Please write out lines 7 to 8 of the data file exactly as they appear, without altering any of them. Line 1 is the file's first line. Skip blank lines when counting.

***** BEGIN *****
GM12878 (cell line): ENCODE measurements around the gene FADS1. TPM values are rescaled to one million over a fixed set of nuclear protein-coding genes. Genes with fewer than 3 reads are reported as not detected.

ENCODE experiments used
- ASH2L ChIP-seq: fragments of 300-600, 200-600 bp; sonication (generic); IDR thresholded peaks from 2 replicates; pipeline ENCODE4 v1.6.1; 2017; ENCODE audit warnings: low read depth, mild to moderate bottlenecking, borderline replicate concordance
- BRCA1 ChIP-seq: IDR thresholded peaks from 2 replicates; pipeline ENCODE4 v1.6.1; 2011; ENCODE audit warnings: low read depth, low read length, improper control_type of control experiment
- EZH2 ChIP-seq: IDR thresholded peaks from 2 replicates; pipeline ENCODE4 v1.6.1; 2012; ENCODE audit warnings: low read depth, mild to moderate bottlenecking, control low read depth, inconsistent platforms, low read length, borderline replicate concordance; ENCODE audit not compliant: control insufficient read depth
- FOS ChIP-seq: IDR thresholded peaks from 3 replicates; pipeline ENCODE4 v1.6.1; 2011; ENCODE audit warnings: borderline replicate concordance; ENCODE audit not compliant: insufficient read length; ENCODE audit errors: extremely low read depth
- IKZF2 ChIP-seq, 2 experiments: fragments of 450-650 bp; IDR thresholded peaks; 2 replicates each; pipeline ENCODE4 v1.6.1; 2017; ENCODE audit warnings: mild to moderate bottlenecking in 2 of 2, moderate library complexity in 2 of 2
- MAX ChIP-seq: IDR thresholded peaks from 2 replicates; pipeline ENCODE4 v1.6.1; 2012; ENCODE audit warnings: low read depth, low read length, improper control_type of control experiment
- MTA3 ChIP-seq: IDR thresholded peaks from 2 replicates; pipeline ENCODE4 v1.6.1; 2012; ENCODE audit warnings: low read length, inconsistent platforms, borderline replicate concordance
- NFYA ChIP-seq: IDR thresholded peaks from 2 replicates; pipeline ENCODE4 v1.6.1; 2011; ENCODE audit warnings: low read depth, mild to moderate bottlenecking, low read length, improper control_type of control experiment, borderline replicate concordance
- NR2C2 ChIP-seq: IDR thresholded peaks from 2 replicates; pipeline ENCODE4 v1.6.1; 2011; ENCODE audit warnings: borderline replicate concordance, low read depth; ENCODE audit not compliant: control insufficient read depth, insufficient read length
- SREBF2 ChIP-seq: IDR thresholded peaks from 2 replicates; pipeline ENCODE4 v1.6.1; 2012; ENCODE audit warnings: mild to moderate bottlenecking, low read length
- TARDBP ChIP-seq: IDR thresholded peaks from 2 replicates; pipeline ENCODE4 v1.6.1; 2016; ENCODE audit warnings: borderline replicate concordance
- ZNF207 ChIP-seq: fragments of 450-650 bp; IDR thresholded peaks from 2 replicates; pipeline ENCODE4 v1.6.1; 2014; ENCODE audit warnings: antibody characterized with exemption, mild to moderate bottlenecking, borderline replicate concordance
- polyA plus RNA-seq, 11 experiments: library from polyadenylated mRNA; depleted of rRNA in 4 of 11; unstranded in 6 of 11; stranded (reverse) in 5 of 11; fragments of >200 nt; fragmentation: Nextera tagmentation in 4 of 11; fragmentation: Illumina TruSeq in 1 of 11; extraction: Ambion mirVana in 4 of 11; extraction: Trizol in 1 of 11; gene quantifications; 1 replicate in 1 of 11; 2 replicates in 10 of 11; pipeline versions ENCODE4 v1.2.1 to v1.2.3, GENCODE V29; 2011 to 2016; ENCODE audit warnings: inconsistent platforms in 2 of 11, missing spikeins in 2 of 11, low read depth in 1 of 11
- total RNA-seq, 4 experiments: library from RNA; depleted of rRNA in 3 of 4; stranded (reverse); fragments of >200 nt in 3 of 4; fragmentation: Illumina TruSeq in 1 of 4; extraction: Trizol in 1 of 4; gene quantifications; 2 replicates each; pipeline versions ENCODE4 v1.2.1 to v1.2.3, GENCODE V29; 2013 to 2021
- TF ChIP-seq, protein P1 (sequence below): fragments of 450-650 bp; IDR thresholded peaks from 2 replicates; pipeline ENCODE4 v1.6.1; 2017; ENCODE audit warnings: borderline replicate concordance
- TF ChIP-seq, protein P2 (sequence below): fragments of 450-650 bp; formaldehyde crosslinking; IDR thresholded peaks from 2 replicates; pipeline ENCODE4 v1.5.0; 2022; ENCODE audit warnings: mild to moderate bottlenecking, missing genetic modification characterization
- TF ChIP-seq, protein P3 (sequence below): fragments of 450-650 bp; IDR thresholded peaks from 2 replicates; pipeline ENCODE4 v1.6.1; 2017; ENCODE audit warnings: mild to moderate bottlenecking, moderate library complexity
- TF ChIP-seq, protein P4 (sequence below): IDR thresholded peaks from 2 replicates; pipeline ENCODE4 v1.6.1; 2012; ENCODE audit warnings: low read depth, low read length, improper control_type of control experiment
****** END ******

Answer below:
- IKZF2 ChIP-seq, 2 experiments: fragments of 450-650 bp; IDR thresholded peaks; 2 replicates each; pipeline ENCODE4 v1.6.1; 2017; ENCODE audit warnings: mild to moderate bottlenecking in 2 of 2, moderate library complexity in 2 of 2
- MAX ChIP-seq: IDR thresholded peaks from 2 replicates; pipeline ENCODE4 v1.6.1; 2012; ENCODE audit warnings: low read depth, low read length, improper control_type of control experiment